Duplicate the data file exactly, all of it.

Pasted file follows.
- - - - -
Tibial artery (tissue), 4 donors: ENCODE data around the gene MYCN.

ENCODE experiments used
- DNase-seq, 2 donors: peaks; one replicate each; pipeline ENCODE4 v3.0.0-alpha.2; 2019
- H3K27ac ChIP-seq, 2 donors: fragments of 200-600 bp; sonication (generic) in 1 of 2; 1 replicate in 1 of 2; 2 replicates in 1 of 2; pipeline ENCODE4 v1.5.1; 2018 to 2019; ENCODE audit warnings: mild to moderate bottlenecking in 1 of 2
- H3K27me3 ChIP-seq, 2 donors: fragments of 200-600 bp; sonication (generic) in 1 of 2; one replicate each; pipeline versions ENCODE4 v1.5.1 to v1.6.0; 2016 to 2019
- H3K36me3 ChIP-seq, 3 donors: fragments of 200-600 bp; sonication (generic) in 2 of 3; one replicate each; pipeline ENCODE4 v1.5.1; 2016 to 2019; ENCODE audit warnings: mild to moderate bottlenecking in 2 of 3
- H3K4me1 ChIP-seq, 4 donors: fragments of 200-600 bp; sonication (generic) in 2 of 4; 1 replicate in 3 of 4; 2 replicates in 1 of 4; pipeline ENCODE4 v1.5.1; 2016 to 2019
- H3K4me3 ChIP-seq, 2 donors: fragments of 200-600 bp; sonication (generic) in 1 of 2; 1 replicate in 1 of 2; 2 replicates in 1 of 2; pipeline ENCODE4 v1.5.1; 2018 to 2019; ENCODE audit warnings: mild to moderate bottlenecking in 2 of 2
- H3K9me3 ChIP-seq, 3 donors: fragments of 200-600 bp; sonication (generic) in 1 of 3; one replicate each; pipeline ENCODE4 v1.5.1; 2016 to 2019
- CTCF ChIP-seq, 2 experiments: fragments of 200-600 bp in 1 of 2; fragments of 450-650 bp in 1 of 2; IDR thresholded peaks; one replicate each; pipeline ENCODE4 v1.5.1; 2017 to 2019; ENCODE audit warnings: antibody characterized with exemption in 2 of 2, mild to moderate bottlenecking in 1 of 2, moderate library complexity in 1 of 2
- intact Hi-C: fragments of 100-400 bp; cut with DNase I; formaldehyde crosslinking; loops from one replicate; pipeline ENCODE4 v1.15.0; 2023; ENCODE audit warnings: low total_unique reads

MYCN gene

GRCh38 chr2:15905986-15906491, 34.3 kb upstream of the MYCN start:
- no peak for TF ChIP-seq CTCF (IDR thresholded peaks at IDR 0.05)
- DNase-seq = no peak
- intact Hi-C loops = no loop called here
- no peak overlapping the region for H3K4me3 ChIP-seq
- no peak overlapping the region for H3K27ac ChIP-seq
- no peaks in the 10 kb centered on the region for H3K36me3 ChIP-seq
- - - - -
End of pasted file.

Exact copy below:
Tibial artery (tissue), 4 donors: ENCODE data around the gene MYCN.

ENCODE experiments used
- DNase-seq, 2 donors: peaks; one replicate each; pipeline ENCODE4 v3.0.0-alpha.2; 2019
- H3K27ac ChIP-seq, 2 donors: fragments of 200-600 bp; sonication (generic) in 1 of 2; 1 replicate in 1 of 2; 2 replicates in 1 of 2; pipeline ENCODE4 v1.5.1; 2018 to 2019; ENCODE audit warnings: mild to moderate bottlenecking in 1 of 2
- H3K27me3 ChIP-seq, 2 donors: fragments of 200-600 bp; sonication (generic) in 1 of 2; one replicate each; pipeline versions ENCODE4 v1.5.1 to v1.6.0; 2016 to 2019
- H3K36me3 ChIP-seq, 3 donors: fragments of 200-600 bp; sonication (generic) in 2 of 3; one replicate each; pipeline ENCODE4 v1.5.1; 2016 to 2019; ENCODE audit warnings: mild to moderate bottlenecking in 2 of 3
- H3K4me1 ChIP-seq, 4 donors: fragments of 200-600 bp; sonication (generic) in 2 of 4; 1 replicate in 3 of 4; 2 replicates in 1 of 4; pipeline ENCODE4 v1.5.1; 2016 to 2019
- H3K4me3 ChIP-seq, 2 donors: fragments of 200-600 bp; sonication (generic) in 1 of 2; 1 replicate in 1 of 2; 2 replicates in 1 of 2; pipeline ENCODE4 v1.5.1; 2018 to 2019; ENCODE audit warnings: mild to moderate bottlenecking in 2 of 2
- H3K9me3 ChIP-seq, 3 donors: fragments of 200-600 bp; sonication (generic) in 1 of 3; one replicate each; pipeline ENCODE4 v1.5.1; 2016 to 2019
- CTCF ChIP-seq, 2 experiments: fragments of 200-600 bp in 1 of 2; fragments of 450-650 bp in 1 of 2; IDR thresholded peaks; one replicate each; pipeline ENCODE4 v1.5.1; 2017 to 2019; ENCODE audit warnings: antibody characterized with exemption in 2 of 2, mild to moderate bottlenecking in 1 of 2, moderate library complexity in 1 of 2
- intact Hi-C: fragments of 100-400 bp; cut with DNase I; formaldehyde crosslinking; loops from one replicate; pipeline ENCODE4 v1.15.0; 2023; ENCODE audit warnings: low total_unique reads

MYCN gene

GRCh38 chr2:15905986-15906491, 34.3 kb upstream of the MYCN start:
- no peak for TF ChIP-seq CTCF (IDR thresholded peaks at IDR 0.05)
- DNase-seq = no peak
- intact Hi-C loops = no loop called here
- no peak overlapping the region for H3K4me3 ChIP-seq
- no peak overlapping the region for H3K27ac ChIP-seq
- no peaks in the 10 kb centered on the region for H3K36me3 ChIP-seq